We recently received a pretty interesting email here at Sonex regarding many of the “unconventional” aesthetic features of our designs. Form definitely follows function with our aircraft and beauty is in the eye of the beholder. If you forget preconceived ideas of what an aircraft is supposed to look like, you’ll quickly realize that a Sonex Aircraft is quite beautiful to a molecule of air! Further, many of our features are just plain practical, keeping our aircraft simple and easy to build, and keeping your building costs as low as-possible. Here’s the message we received, candid and (mostly) very complimentary:
I’m a 63 year old retired vet that has/had enough health problems to prevent me from passing my Class 3 physical. Since the advent of the Sport Pilot certificate, I’ve been surfing the net in search of a single Light Sport Aircraft (LSA) that could support multiple missions. One of my favorite sites to visit is Barnstormers, that is where I saw my FIRST Sonex. My first thought was, “man, that has GOT to be one of the U G L I E S T aircraft I’ve EVER seen!” That was quite some time ago and you guys have come a long way since then. However, I have a confession to make. Again, In MY opinion, your aircraft are, by far, STILL some of the “ugliest” aircraft I’ve EVER seen. Because of that, anytime I came across one for sale, new OR used, I would skip it, not even taking the time to read the details, let alone look at the pictures. Well, MANY months ago, I began taking an interest in motor-gliders comparing the advantages of having one those vs. a regular LSA. A couple weeks ago I ran across a Xenos for sale and how much they wanted for it. I figured I had nothing to use, so I at least read the details. I was IMPRESSED, to say the least, and that spurred me into visiting your site!! I STILL think it lacks a lot to be desired in the looks department, but a lot of things can be overlooked when taking into consideration the specifications, versatility and VERY reasonable pricing of your aircraft. So, I owe you, your company, and all of your employees a HUGE apology! From this point on, I will NEVER discount an aircraft because it doesn’t fit the mold of what I think an LSA/Glider should look like, and trust me, ANYONE even remotely considering purchasing an aircraft should put your aircraft at the top of their list!
Here’s some of the method behind our “ugly” madness:
- Sloped windshield: contributes to lifting body characteristics in the aircraft’s performance. If you compare the wing area of one of our airplanes vs. their actual demonstrated stall speeds, you’ll see that standard stall speed calculations don’t jive with what the airplane can do — that’s due to the lifting body’s effect on performance.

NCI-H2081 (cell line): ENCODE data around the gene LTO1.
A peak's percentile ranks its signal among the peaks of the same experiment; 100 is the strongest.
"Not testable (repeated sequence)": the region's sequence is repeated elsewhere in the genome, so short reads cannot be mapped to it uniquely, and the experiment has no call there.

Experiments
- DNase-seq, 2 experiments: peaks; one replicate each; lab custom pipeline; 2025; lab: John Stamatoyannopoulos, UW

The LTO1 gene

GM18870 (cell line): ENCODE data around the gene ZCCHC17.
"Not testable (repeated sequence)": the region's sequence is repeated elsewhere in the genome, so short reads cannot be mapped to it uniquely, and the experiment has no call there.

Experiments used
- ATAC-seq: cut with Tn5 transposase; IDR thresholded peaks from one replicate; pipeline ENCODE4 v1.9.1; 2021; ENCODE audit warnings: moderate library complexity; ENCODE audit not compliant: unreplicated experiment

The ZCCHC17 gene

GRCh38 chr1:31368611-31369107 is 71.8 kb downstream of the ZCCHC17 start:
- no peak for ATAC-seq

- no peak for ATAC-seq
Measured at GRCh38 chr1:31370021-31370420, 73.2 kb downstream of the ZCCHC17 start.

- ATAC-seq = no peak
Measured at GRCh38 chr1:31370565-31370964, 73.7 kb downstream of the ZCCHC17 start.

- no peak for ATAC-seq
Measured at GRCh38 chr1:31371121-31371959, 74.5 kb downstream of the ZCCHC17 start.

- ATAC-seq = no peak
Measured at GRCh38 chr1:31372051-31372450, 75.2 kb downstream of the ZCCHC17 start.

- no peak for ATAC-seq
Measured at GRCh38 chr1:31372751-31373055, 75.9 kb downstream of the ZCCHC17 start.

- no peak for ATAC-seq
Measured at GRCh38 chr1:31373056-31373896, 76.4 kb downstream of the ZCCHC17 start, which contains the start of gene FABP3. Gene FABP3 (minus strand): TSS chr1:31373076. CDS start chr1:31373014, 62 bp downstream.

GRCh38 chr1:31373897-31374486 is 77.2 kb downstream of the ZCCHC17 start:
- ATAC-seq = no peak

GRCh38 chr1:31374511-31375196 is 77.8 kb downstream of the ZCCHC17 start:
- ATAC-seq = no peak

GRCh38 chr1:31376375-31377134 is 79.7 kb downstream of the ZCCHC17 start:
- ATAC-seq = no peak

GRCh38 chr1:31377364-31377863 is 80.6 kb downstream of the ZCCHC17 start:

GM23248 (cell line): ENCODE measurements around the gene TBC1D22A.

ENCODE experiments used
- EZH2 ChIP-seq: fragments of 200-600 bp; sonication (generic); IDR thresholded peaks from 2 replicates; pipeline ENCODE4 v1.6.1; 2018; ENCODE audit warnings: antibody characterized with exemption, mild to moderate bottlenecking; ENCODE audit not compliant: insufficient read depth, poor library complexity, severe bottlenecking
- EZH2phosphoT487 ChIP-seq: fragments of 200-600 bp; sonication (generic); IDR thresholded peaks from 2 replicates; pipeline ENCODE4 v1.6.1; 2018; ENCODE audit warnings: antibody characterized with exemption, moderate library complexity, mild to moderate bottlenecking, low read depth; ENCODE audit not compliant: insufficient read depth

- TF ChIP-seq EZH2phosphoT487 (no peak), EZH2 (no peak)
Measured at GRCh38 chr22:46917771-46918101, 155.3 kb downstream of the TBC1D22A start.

- Sloped windshield (continued): allows us to use a flat-wrap of Lexan polycarbonate for the windshield, which is fantastic for bird strike protection of the occupants.
- Boxy shape with square corners: This is all about keeping the aircraft super simple to build while keeping parts count and parts cost low. The whole airplane is a box with fairings, so no jigs or fixtures are required to build. We build fuselages on saw horses (even when building Quick Build Kits here at the factory) and use simple tools like a framing square to check that everything is straight. The wings have no washout because they are rectangular in planform and therefore stall root-first without washout, so again, we can build wings on a flat table or even on a pair of sawhorses.
- Small, machined combination spinner/prop crush plate: Stays on the airplane! You only have to experience a traditional sheet metal or fiberglass spinner flying past your canopy at 150 mph once to realize you don’t want to experience THAT again.
- Small, machined combination spinner/prop crush plate (continued): allows direct access of cooling air to where it’s needed most: the cylinders and heads. The smaller engines we use have a more narrow engine block and don’t have the cylinders spaced so far apart.
- Control surfaces hinged on one side: Creates a natural gap seal with our use of piano hinge, keeping air from transitioning from one side of the control surface to the other. Piano hinge is awesome stuff — we use it for everything! This installation also greatly simplifies the trailing edge structures of wings and stabilizers, and simplifies construction of the control surfaces.
So go ahead, name another “ugly” feature, and we’ll tell you why it’s built that way and why it’s actually a beautiful thing!